Modi and Netanyahu flew kites together, ate dinner together, spun cotton together, and opened a business conference together. It was an Israeli-Indian love-fest, an example of Israel’s strong international stature.
But it is also an example of what Israel would like to achieve closer to home, specifically throughout the Persian Gulf. Israel reportedly today maintains ties with a number of Gulf states. The question though is whether those reported relations could evolve into something more.
The answer seems to be no. While there have been numerous reports that the interests of Israel and countries like Saudi Arabia, Bahrain, the United Arab Emirates are aligned due to the threat they all face from Iran, it is doubtful that anything will change.
The reason is the Arab street. While the leaders of the respective countries reportedly understand the value in having ties with Israel especially in light of the continued upheaval throughout the Middle East, as long as the conflict continues with the Palestinians, it will be difficult to get that past their people.
NEVERTHELESS, there is room for optimism. The speech Palestinian leader Mahmoud Abbas gave this week, while full of hatred and incitement, might actually be the beginning of a process desperately needed. While he attacked US President Donald Trump, announced the end of the Oslo Accords, and repeated lies about the Jewish people and Israel, all of that can now be used for a much-needed paradigm shift away from the model the West has, until now, used to view this conflict.
Abbas’s intransigence is not new. He has been rejecting peace opportunities ever since he took office 14 years ago. But now, with the combination of the Trump administration and the reports of Israeli-Gulf ties, there might be an opportunity to move away from a top-down approach to the conflict to a bottom-up model that is more modest, with smaller, but achievable, goals.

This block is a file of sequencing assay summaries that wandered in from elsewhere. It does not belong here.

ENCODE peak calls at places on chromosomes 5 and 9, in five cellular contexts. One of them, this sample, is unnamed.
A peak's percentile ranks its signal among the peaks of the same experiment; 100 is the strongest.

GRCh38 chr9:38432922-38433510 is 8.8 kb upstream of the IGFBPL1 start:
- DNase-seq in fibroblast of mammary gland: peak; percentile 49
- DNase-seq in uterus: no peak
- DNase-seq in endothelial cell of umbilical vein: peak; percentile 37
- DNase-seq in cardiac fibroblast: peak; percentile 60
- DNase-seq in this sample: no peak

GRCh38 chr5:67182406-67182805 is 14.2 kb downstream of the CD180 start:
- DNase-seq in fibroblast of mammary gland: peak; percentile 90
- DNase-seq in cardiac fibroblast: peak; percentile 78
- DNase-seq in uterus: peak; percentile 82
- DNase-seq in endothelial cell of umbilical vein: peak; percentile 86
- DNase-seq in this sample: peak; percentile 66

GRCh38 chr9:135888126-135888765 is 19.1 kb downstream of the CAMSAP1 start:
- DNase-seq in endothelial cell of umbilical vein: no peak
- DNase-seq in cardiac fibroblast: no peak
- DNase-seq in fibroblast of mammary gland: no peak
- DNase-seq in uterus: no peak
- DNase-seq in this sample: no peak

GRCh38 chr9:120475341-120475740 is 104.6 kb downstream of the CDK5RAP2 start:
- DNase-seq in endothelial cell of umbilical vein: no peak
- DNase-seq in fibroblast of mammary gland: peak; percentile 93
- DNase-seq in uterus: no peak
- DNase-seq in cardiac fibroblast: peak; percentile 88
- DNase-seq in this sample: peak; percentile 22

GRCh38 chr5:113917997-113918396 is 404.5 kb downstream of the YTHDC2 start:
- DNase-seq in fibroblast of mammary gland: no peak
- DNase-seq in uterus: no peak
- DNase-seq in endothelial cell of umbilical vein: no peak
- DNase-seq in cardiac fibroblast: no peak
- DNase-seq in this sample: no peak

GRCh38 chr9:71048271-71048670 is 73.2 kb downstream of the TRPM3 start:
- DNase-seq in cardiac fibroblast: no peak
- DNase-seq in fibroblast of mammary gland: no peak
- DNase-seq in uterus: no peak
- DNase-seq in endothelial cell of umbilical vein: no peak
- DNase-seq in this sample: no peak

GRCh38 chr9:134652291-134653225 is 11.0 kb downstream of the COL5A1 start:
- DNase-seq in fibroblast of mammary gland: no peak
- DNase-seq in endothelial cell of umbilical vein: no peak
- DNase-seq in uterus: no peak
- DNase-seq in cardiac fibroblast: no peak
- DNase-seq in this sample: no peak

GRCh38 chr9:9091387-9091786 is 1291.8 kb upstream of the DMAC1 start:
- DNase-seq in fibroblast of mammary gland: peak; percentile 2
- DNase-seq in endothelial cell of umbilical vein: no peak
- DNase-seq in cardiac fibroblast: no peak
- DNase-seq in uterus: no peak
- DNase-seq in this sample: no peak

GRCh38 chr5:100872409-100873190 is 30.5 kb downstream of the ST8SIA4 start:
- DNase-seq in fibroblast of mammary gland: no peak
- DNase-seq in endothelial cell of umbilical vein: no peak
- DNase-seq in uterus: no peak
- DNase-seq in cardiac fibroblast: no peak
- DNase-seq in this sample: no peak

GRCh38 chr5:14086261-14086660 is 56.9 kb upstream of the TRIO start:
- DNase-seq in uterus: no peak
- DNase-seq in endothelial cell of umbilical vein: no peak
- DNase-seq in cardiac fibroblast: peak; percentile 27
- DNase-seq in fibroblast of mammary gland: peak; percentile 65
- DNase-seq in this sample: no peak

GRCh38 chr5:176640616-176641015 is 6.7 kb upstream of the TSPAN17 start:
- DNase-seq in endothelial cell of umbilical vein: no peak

Don’t get me wrong. I still believe that it is in Israel’s long-term interest to disconnect from the Palestinians and for them to have their own state. But for too long, the West has tried to shove a two-state solution down everyone’s throats. The problem is that the Palestinians are not interested. While one could question Netanyahu’s willingness to make the necessary compromises for peace, what Abbas did this week is just further proof of what we already knew: he does not want to be the Palestinian leader who accepts Israel as a Jewish state. If he did, he could try to move forward and put the ball in Netanyahu’s court.
So, what can be done? The opportunities are endless. First and foremost is to focus on building up the Palestinian economy and making it viable for the day that statehood will become possible. Joint Israeli-Palestinian industrial centers is just one example.
Second is to improve the infrastructure – roads, water and electricity – throughout the West Bank for both Israelis and Palestinians. There is a lot Israelis can share with the Palestinian people, particularly when it comes to innovation and hi-tech.
On the diplomatic front, the world can play an important role by setting new goals and standards for how to proceed. Until the Palestinians are ready for peace, we should all stop repeating what has repeatedly evaded this land since the Oslo Accords some 25 years ago. It is time to start working on what is possible.